One of the main reasons I’ve kept writing here pretty consistently since 2014 is because it is an incredible memory aid. Being able to refer back easily anywhere, whether it’s to show something to someone else or to myself, is invaluable.

More recently though, I’ve been finding it hard to write things down. Extra frustrating because I want to refer back to this time possibly more than anything.

I think part of it is just the lack of time. It is incredible how much time it takes to care for a little person, even when you have help (daycare three days a week right now in our case, and I’m working those three days).

And the sleep deprivation… it’s interesting, we’re pretty fortunate, I’d say. He’s a very decent sleeper, but it’s still so hard.

B is about 4.5 months old. He goes down between 7 and 8pm and is waking up 1–2 times a night, sometimes once as a bit of a yelp and resettling on his own, and almost always once properly where he needs to be changed and fed. Once his needs are met, he tends to go right back down without rocking/bouncing, which is amazing.

Sam’s job is more demanding right now in terms of a strict schedule (I’m working part time, though that will change soon), so I’m handling nighttime wakeups. For me, that usually means 1–5 hrs of sleep, a brief wakeup when B yelps since I hear it on the monitor, then another 1–3 hrs of sleep. Cumulatively, I generally get 4–7 hours, usually around 6 or 7 I’d say. That sounds alright for a parent of a baby, and it is! But when it happens to be multiple 5 hour nights with a random 4 hour night thrown in… it gets rough.

You can feel the shift. You’re a very different person on not enough sleep than you are on 7–8 hours a night. I get short, blank, forgetful.

Forgetful is the thing I hate the most, I think. I’m relying on apps like Reminders more than ever, not that it totally works. The forgetfulness and lack of patience are the worst. When I lose patience, I have to try to remember that my frustration often isn’t logical, it’s purely lack of sleep. But it’s hard to make that small mental leap in the moment.

All of this is an important reminder of how much even tiny changes in an environment can shape one’s identity, behavior.

Anyways, back to the original point.

I’m learning so much right now. I never grew up around babies, so this is a whole new world for me and it has been fascinating. But it is so hard to keep up. The moment I “learn” something, that thing changes and before I have a moment to jot it down, that knowledge has exited my head and I’m off to learning about the next thing B has thrown at us.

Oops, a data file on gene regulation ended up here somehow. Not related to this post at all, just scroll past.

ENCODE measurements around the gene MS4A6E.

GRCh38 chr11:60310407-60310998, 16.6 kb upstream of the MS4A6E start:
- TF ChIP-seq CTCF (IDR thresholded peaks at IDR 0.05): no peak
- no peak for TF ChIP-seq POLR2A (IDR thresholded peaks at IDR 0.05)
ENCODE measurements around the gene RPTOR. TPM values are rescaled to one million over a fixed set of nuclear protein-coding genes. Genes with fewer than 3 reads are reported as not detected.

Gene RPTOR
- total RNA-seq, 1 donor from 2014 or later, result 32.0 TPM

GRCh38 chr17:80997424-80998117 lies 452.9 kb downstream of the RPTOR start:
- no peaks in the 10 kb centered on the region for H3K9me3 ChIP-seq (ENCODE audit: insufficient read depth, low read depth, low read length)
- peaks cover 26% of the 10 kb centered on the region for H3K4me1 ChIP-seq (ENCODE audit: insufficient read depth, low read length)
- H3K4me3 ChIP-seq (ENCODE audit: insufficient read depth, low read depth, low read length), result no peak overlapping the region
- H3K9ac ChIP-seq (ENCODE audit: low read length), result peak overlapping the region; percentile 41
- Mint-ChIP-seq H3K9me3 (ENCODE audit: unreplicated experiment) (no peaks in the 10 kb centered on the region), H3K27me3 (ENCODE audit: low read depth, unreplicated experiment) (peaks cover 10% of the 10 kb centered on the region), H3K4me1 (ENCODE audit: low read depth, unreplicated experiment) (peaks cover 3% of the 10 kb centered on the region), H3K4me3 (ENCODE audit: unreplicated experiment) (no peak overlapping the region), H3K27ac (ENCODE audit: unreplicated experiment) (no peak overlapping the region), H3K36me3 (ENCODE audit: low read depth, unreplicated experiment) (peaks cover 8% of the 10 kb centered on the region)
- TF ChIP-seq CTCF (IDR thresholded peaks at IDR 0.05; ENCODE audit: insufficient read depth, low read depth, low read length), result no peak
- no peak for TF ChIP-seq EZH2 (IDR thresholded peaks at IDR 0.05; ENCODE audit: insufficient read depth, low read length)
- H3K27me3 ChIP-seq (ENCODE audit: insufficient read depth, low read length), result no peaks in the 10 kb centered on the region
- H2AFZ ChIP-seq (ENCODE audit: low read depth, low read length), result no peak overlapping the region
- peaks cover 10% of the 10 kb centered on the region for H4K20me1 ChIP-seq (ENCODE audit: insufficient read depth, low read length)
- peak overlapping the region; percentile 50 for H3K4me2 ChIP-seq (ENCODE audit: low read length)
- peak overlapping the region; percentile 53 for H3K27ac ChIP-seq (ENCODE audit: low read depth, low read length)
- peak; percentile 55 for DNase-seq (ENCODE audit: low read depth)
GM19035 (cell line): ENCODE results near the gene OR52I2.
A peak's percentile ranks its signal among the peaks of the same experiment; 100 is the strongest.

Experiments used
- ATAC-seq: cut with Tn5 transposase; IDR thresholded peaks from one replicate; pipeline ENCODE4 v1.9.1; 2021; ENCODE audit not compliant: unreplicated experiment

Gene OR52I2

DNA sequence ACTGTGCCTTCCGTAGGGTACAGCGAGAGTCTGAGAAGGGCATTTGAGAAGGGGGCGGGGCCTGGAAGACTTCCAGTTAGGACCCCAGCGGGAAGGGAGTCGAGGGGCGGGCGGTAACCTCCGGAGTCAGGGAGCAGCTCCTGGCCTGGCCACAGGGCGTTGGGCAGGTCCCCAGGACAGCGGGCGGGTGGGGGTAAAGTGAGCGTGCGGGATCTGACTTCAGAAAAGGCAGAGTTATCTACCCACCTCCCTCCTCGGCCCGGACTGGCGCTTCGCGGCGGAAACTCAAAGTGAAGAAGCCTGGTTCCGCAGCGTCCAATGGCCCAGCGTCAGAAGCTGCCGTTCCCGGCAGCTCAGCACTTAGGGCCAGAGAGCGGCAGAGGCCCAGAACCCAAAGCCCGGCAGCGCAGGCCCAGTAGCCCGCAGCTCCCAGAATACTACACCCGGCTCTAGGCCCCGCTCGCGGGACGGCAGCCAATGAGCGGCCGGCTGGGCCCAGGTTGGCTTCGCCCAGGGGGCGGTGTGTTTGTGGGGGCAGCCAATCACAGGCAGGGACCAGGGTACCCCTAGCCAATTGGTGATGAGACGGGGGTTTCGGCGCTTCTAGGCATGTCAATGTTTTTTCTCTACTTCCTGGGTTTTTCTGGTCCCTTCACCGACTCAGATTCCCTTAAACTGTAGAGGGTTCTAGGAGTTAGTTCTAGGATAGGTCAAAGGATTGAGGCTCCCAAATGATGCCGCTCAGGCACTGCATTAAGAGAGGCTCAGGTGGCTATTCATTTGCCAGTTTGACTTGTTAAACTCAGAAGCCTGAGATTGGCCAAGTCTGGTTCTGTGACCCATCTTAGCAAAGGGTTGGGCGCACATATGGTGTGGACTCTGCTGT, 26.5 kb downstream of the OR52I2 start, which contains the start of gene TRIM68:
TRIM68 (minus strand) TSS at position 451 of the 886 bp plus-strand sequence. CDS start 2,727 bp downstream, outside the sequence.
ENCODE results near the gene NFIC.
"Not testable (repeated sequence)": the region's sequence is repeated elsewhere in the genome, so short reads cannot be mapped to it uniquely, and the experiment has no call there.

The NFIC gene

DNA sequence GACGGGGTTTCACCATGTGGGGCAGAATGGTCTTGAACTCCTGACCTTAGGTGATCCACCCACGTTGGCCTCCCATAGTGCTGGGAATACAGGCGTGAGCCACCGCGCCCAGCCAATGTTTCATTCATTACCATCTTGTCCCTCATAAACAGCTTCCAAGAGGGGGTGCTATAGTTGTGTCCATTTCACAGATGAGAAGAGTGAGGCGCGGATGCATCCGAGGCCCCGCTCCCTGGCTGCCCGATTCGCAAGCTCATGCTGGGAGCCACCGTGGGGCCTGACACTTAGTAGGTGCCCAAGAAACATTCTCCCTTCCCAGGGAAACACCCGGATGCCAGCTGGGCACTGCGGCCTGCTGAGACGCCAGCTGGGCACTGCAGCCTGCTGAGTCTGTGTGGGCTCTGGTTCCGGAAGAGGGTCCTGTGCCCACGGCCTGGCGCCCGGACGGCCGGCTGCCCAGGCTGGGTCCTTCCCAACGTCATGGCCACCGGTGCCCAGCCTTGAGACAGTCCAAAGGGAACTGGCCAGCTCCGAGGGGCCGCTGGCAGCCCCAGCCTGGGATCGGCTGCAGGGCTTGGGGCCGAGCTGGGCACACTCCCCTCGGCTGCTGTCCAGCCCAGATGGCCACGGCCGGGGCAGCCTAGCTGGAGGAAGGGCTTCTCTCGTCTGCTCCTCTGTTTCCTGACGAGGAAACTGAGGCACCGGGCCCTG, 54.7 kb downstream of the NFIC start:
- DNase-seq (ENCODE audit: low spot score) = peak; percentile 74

It’s a trip. Keeping up with our little fuzz head, and everything else.

Edit: I had to go back and fix more typos on this post than any other I’ve ever written 💀

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Parental half-life

If you’re lucky to have them around for long enough, you will eventually reach an age where you have existed for more than half of your parents’ lives. You suddenly go from being around for less of their experiences to being around for most of their experiences.

There’s something significant in that, but I’m not quite sure what… Ask me next summer.

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4+ month update

It’s been a little over four months since B arrived. These are some of my experiences or things I’ve learned so far, plucked at random.

I’d say that the books, conversations, and classes prepared me pretty decently in theory, but the physical and emotional reality is almost impossible to prepare for. Being a parent has been much more visceral than I expected.

A woman walking in to James Turrell’s “Three Gems”

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A new chapter

Our little one is here, and life will never be the same.

🌱

It has been a whirlwind month, really a whirlwind few months. I was trying to wrap everything up prior to maternity leave and just about got there, then was suddenly faced with a same-day induction following a routine prenatal appointment at 38w + 4d, three days before my leave was due to start. So close!